In a previous post in December 2016, I argued that cross-sector collaboration holds promise for solving complex urban challenges (though not without risk). Well, I’d like to up my ante on that statement now that we’re a few months into 2017. Many local governments, non-profits, and civil society organizations will now face new and significant funding challenges and will be operating in a relatively unfamiliar political and policy environment. Collaborative approaches to solving social problems are now more crucial than ever.
Perhaps nearly as important as creating cross-sector partnerships is sharing success stories and models that work, so that others may replicate them. I promised in my previous post that I would highlight some of the ways the Technology and Civic Engagement team at Microsoft is working across sectors to drive impact and solve problems in San José.
Here are some examples:
We recently supported the Paseo Prototyping Challenge which culminated in a two day festival showcasing the work of student teams from San José State who designed prototype technology solutions to address a critical social issue of their choosing in San José. The event was a wonderful success, with prototypes addressing education, water use, public safety, homelessness, and more. One reason why I’m so jazzed on this initiative is that it engenders cross-sector collaboration from its core—all teams were required to have a student from at least two different schools at the university, which led to some very interesting and creative prototypes.
Last year, we announced a partnership with Joint Venture Silicon Valley to support their State of the Valley conference and the Silicon Valley Index. At its core, Joint Venture is an organization that embodies cross sector collaboration, bringing together leaders from business, government, academia, labor, and the broader community, to spotlight issues and work toward innovative solutions. The State of the Valley brought these groups together to learn about key indicators highlighting the health of the region. Looking forward, Joint Venture is undertaking a new and exciting initiative to drive cross-sector collaboration on building a smart region in the Valley to address some of the key policy and service delivery challenges that exist here. We’re looking forward seeing how this initiative develops over the next year.
We’ve supported the work of Prospect Silicon Valley (PSV) for several years now, and the partnership continues to grow. PSV is an urban-tech innovation hub whose mission is “to advance urban tech innovations for sustainable, smart communities.” We’re excited about the direction of this organization under the leadership of the new CEO, Ruth Cox, and we’ve begun developing a cloud platform for the organization, built on Azure, to encourage data-sharing between PSV and its partners, as well as facilitate advanced data analytics on issues core to their mission. More on this will be announced at PSV’s annual conference, the Impact and Innovation Symposium, hosted here at Microsoft Silicon Valley on June 14th. We hope you’ll join us for this event!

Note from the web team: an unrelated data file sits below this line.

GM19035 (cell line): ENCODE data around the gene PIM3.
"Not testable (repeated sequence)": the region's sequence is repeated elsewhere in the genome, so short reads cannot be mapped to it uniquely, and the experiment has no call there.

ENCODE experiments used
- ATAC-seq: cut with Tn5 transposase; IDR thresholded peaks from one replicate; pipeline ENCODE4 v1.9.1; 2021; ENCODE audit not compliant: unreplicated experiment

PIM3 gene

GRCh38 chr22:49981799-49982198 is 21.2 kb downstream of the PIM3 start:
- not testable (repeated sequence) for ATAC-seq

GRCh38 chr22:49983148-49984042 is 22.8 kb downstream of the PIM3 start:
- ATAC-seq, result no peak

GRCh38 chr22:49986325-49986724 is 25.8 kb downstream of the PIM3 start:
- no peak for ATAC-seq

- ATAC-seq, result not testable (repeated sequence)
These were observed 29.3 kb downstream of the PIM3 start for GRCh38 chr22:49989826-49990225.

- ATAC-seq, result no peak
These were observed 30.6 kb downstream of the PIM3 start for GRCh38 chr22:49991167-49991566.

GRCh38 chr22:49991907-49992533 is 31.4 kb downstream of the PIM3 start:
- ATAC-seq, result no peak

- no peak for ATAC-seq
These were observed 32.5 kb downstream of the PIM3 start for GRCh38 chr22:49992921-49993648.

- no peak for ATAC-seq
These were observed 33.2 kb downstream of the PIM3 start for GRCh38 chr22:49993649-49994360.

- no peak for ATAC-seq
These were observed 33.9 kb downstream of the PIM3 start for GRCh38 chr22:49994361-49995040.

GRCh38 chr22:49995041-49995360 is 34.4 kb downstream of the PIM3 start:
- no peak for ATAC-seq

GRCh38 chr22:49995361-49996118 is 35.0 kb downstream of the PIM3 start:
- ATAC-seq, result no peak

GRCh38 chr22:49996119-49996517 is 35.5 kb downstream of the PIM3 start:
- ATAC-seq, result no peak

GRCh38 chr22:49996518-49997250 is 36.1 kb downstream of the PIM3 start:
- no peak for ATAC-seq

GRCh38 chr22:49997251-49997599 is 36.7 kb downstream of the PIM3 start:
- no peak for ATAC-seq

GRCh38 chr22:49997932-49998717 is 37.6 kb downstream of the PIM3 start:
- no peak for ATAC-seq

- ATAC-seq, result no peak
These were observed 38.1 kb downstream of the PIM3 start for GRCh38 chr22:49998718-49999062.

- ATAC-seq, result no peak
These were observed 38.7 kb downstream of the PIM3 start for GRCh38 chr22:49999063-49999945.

The Technology and Civic Engagement team announced a partnership with DataKind in 2015 to support Vision Zero efforts in the US. Initial work was focused in Seattle, New York, and New Orleans, with plans to share the work with other cities upon completion of the analyses. Just this past week, these analyses were released, with results ranging from accurate estimates of the number of motor vehicles on individual streets to determining variables that have the greatest impact on midblock collisions to assessing the impact of street safety tools. San José is also a Vision Zero city, and we’re hopeful that the work produced by DataKind will prove useful to community leaders here who are working hard on this important issue.
One of our strongest partners on the civic tech scene is Code for America and, here locally, the Code for San Jose brigade. I’m excited about both organizations and their ability to positively impact the community and governments’ ability to provide public services. In San José, we see the brigade as an integral part of the civic ecosystem, and they’re particularly well-suited to be a strong conduit for cross-sector collaboration here. Biweekly meetups are hosted at the Tech Museum (another local partner of ours) and include civic hackers from the local university, government, and the private and non-profit sectors who are putting their tech skills to use for the public good.
While I’m proud of the work we’re doing with these tremendous partners, we can do more. We must do more. Today’s challenges require comprehensive solutions and varying approaches, and this can only be achieved through partnerships that leverage organizational strengths toward the collective good. I’ll continue to look for opportunities to facilitate and cultivate these partnerships, and I hope you’ll join me!